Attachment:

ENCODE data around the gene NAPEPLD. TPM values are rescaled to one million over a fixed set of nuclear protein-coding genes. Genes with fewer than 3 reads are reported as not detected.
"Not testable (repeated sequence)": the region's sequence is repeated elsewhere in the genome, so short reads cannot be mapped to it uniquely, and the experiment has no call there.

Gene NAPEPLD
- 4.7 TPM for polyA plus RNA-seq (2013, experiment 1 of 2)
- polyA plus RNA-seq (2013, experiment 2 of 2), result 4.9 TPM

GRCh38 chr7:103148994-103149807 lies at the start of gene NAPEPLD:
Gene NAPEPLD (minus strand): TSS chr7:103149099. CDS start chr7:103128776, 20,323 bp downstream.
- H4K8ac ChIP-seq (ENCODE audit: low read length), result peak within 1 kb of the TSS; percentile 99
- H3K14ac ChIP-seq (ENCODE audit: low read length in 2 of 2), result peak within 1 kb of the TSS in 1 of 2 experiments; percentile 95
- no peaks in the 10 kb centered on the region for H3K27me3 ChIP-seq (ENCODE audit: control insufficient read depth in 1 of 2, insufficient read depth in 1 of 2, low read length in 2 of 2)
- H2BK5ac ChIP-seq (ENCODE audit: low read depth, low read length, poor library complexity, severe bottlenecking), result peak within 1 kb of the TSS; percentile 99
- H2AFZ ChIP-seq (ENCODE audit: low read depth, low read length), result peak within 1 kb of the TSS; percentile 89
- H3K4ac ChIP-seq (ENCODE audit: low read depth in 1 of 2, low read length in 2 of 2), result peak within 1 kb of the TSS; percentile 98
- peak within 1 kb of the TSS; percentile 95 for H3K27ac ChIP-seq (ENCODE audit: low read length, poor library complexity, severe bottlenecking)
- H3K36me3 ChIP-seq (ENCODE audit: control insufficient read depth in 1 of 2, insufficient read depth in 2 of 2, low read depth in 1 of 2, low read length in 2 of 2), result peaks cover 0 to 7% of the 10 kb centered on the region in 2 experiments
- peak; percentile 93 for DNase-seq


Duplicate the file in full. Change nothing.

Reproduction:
ENCODE data around the gene NAPEPLD. TPM values are rescaled to one million over a fixed set of nuclear protein-coding genes. Genes with fewer than 3 reads are reported as not detected.
"Not testable (repeated sequence)": the region's sequence is repeated elsewhere in the genome, so short reads cannot be mapped to it uniquely, and the experiment has no call there.

Gene NAPEPLD
- 4.7 TPM for polyA plus RNA-seq (2013, experiment 1 of 2)
- polyA plus RNA-seq (2013, experiment 2 of 2), result 4.9 TPM

GRCh38 chr7:103148994-103149807 lies at the start of gene NAPEPLD:
Gene NAPEPLD (minus strand): TSS chr7:103149099. CDS start chr7:103128776, 20,323 bp downstream.
- H4K8ac ChIP-seq (ENCODE audit: low read length), result peak within 1 kb of the TSS; percentile 99
- H3K14ac ChIP-seq (ENCODE audit: low read length in 2 of 2), result peak within 1 kb of the TSS in 1 of 2 experiments; percentile 95
- no peaks in the 10 kb centered on the region for H3K27me3 ChIP-seq (ENCODE audit: control insufficient read depth in 1 of 2, insufficient read depth in 1 of 2, low read length in 2 of 2)
- H2BK5ac ChIP-seq (ENCODE audit: low read depth, low read length, poor library complexity, severe bottlenecking), result peak within 1 kb of the TSS; percentile 99
- H2AFZ ChIP-seq (ENCODE audit: low read depth, low read length), result peak within 1 kb of the TSS; percentile 89
- H3K4ac ChIP-seq (ENCODE audit: low read depth in 1 of 2, low read length in 2 of 2), result peak within 1 kb of the TSS; percentile 98
- peak within 1 kb of the TSS; percentile 95 for H3K27ac ChIP-seq (ENCODE audit: low read length, poor library complexity, severe bottlenecking)
- H3K36me3 ChIP-seq (ENCODE audit: control insufficient read depth in 1 of 2, insufficient read depth in 2 of 2, low read depth in 1 of 2, low read length in 2 of 2), result peaks cover 0 to 7% of the 10 kb centered on the region in 2 experiments
- peak; percentile 93 for DNase-seq